The Bible inerrant and infallible

(Kelvin Bottle) #1

I be asked this question on another platform but would love to hear what you all have to say on this.

So after having an interesting conversation online I thought I would ask the question here: is the Bible inerrant and infallible? Does this only relate to the original texts or to translations as well

It seems that for some they would argue that it is errant and fallible.

However of course that leads to well what is wrong then with the Bible? How do you know?

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(SeanO) #2

@Kelvin77 I would be curious to know - what are your thoughts on inerrancy? I have committed Christian friends who do struggle with this doctrine, though they still exalt Jesus as Lord and God.

A classic statement of Biblical inerrancy is the Chicago Statement of Inerrancy (see PDF at bottom of page). I think you hit the nail on the head when you said ‘How do you know?’ If only certain parts of the Gospels are true, who decides? Is it just the parts you don’t like? What credible basis is there for picking and choosing?

I personally believe that if we follow Jesus we should trust His word when He said that the OT was the very Word of God and affirmed it by often quoting from it as authoritative. And we have good reasons to believe that the whole Scripture is trustworthy.

1 - written by a prophet or apostle / someone who directly knew such a person
2 - faithfulness to already accepted canonical writings
3 - Jesus affirmed the inspiration of the 39 Books of the Old Testament canon, so Christians can trust His authority on that matter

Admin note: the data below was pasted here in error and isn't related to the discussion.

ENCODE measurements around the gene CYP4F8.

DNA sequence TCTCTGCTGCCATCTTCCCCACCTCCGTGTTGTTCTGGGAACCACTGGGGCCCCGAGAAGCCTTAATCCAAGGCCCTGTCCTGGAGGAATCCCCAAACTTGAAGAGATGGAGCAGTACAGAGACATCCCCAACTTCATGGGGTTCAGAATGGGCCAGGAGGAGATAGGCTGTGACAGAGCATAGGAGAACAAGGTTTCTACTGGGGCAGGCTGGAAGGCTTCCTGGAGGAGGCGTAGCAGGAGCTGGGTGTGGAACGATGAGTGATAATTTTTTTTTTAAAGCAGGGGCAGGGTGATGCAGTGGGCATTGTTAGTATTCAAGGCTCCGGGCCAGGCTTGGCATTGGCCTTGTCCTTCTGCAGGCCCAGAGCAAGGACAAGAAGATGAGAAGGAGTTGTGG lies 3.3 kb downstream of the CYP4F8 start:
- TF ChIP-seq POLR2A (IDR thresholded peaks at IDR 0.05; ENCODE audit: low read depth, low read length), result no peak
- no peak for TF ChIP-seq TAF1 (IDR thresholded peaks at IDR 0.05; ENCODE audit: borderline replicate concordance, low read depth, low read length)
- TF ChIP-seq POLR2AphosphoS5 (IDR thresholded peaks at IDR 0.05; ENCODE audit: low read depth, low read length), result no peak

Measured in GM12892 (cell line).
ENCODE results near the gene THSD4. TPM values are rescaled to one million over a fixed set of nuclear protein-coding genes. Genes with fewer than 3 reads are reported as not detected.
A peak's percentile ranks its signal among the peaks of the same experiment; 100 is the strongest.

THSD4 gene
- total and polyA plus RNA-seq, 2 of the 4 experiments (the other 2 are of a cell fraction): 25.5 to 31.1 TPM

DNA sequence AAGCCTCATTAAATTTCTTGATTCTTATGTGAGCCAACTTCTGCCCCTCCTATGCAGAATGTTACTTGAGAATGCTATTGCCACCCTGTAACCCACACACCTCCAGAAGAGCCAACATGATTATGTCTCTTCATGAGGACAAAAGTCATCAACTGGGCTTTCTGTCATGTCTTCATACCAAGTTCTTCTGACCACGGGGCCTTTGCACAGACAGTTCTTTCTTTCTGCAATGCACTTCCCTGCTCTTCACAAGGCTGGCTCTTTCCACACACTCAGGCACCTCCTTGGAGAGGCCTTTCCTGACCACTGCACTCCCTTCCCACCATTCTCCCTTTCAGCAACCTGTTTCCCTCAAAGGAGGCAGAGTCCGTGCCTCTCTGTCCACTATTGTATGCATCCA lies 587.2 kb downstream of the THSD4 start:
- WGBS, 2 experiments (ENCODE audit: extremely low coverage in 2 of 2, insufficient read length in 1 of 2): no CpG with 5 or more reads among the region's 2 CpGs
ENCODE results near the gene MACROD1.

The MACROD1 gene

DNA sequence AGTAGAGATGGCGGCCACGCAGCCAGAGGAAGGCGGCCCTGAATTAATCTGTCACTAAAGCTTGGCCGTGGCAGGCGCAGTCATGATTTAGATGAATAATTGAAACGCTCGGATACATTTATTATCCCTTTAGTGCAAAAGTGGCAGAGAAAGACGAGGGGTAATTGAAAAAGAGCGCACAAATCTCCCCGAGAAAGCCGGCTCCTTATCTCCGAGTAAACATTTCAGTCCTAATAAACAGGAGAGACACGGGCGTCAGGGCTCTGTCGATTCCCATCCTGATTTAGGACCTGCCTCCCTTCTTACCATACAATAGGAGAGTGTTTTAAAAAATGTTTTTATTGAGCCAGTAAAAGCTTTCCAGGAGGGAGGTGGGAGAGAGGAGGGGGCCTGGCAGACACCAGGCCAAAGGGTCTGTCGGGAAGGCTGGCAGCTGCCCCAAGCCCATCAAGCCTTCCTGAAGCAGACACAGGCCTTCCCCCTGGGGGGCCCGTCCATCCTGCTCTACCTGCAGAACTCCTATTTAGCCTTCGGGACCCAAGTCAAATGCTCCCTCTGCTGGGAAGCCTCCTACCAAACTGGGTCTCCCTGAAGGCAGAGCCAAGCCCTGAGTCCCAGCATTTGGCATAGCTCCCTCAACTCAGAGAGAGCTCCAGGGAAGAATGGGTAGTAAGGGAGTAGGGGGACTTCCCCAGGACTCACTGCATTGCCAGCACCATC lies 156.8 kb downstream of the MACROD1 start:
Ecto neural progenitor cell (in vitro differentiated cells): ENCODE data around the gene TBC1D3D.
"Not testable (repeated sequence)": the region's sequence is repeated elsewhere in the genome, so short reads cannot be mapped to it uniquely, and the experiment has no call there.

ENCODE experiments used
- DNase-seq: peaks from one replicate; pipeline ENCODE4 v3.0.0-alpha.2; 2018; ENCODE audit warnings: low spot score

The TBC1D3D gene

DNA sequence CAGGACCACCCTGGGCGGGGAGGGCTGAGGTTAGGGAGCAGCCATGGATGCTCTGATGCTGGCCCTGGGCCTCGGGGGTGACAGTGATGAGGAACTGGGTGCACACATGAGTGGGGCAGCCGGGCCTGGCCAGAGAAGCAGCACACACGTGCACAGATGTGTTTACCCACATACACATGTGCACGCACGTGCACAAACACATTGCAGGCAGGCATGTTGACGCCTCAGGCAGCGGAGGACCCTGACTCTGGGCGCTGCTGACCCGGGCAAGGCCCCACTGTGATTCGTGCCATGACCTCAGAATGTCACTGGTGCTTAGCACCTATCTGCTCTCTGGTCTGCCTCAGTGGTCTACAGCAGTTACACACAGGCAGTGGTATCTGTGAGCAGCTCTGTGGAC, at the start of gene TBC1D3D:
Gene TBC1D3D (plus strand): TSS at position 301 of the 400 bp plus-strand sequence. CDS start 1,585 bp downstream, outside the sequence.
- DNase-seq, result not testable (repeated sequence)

4 - accepted by the wider Church body as a whole

That said, I think one reason people find inerrancy so hard to accept is because they have misconceptions about it.

1 - Inerrancy does not mean that we take the Bible ‘literally’ in a wooden sense - we still take into account the historical and grammatical context
2 - Inerrancy does not mean that the worldview of the Biblical authors was scientifically accurate
3 - Inerrancy does not mean that we can apply any portion of Scripture to our situation today - God revealed Himself progressively (while still being the same yesterday, today and forever) and we leave in the era of the Church
4 - Belief in inerrancy is not necessary for salvation
5 - Inerrancy does not mean that all Scripture is equally profitable or edifying
6 - Inerrancy (in my opinion) does not mean there are no small factual errors in the Bible - that does not bother me in the least or detract from the beauty and glory of the grand narrative